roots develop in the small wad of sphagnum . wounding the lower surface of a stem and the wound is dusted with rooting hormone 2.1. rooted branch can then be cut from the donor tree to develop to another individual plant 4. moist sphagnum moss or even moist soil is packed around the wound 3. sphagnum/soil is held in place with plastic film 5.

2. lateral bud. leaf. Plant tissue culture Produce a large number of plants from small pieces of the stock plant in relatively short periods of time Donor tissue piece may be taken from shoot tip. stem or root tissue .

Place the sterilized explant in a sterilized liquid medium 3. Move the shoot to soil. Spread the callus pieces across a sterile solidified medium 4.1. Sterilize the surface of donor tissue called explant 2. new plant is formed . Move the newlyformed shoots onto a solidified medium 5.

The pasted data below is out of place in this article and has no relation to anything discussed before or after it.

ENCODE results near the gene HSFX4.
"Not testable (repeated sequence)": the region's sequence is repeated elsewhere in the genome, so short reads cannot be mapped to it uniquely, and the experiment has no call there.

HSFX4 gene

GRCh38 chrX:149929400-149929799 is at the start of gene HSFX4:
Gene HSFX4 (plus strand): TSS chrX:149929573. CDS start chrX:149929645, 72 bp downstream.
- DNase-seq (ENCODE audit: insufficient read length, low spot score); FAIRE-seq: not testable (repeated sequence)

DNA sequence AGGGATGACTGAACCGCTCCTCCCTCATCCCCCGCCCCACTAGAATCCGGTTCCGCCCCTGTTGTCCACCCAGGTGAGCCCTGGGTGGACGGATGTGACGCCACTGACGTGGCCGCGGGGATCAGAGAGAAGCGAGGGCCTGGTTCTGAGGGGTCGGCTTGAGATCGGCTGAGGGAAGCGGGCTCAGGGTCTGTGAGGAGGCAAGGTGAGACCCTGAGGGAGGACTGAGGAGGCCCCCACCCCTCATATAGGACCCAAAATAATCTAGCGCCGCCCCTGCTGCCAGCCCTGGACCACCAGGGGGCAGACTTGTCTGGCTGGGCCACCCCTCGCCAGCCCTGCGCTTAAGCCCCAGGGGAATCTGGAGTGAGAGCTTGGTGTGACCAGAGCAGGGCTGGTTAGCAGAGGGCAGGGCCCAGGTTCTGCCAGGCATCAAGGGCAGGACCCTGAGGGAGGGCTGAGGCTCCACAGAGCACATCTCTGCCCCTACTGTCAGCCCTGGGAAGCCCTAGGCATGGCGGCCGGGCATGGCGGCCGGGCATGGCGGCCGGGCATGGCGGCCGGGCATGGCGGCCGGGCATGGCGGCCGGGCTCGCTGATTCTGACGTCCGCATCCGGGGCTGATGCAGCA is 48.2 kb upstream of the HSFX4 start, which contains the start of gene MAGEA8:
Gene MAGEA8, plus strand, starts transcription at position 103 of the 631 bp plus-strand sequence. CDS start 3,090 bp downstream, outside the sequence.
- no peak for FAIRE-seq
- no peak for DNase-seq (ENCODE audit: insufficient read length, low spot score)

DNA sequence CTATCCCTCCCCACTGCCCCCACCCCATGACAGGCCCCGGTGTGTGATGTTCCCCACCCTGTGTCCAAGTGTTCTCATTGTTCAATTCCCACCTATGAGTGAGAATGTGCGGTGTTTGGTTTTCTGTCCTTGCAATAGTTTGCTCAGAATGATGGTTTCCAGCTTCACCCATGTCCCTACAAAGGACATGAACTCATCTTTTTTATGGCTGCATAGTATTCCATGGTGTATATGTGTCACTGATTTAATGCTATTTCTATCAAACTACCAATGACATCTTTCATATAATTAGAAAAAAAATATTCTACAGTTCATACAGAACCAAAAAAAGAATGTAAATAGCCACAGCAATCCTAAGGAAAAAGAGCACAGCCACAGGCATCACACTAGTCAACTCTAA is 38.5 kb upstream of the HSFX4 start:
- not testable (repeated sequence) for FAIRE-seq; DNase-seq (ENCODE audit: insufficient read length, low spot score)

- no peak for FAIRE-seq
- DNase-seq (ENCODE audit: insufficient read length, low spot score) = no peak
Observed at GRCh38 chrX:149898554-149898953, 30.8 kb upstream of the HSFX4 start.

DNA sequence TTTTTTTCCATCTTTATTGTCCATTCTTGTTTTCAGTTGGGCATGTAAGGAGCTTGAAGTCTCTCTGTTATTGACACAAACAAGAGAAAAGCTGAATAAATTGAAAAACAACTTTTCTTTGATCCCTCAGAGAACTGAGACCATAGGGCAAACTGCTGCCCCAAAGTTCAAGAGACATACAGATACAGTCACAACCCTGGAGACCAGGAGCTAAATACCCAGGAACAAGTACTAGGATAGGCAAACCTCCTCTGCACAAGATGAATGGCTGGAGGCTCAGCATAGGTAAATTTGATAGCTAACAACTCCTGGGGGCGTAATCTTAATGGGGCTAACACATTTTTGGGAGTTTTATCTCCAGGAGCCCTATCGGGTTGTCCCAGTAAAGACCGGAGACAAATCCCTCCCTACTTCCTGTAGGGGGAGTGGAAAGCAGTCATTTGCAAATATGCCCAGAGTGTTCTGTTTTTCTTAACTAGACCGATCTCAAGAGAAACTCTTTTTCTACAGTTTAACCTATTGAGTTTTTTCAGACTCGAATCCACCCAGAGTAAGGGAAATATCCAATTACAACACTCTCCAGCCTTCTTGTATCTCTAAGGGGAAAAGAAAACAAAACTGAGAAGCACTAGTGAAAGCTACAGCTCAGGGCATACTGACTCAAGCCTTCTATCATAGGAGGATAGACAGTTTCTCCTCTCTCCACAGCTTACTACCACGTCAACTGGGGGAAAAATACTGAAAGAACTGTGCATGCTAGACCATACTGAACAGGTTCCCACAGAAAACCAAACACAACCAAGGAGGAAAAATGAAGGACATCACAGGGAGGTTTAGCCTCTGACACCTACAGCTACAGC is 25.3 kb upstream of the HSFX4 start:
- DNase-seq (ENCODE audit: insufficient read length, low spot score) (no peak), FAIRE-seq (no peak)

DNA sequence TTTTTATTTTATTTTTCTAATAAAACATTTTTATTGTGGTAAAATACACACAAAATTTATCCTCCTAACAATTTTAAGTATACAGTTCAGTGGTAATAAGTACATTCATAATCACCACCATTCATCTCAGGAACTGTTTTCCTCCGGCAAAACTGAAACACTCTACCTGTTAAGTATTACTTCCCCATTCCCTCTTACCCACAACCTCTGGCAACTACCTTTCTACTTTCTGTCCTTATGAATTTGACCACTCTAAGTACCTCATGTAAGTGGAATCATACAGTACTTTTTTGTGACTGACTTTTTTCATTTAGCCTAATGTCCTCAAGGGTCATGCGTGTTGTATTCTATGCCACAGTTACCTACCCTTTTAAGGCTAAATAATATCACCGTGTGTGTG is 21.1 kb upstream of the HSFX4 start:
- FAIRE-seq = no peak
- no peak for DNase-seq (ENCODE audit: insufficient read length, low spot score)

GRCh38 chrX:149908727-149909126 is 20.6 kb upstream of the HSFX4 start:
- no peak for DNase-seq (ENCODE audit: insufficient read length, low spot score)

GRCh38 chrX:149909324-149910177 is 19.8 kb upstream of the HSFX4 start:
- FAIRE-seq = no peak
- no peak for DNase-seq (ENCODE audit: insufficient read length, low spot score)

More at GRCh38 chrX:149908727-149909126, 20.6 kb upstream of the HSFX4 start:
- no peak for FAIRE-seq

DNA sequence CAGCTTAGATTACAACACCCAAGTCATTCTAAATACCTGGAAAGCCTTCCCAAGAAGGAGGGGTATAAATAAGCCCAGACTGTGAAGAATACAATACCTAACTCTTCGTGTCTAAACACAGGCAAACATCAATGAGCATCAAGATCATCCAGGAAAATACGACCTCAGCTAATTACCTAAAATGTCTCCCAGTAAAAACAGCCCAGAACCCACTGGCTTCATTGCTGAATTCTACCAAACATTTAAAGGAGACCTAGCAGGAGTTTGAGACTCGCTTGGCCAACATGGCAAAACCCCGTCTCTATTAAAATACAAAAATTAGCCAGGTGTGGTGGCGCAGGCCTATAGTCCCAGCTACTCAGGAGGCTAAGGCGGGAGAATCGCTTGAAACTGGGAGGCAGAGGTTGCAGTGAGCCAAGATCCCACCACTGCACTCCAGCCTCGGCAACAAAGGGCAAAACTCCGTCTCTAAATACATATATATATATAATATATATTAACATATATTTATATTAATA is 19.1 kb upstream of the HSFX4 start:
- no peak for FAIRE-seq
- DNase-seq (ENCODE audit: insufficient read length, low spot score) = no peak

Applications ± Regeneration of plants from organ culture ± Mass propagation of vegetation for horticultural trade ± Improve the quality of plants ± Somatic hybridization (involvement of molecular technique) .

The lamb is Dolly¶s offspring. called Bonnie. . the first mammal cloned from an adult cell.CloningCloning a member of a population of genetically identical cells produced from a single cell The adult sheep is Dolly.

How Dolly was created .

It might lead to an understanding of the way a morula (mass of cells developed from a blastula) attaches itself to the uterine wall.Producing a greater understanding of the cause of miscarriages Cloning may lead to a treatment to prevent spontaneous abortions. Also. . This might generate new and successful contraceptives.PROs 1.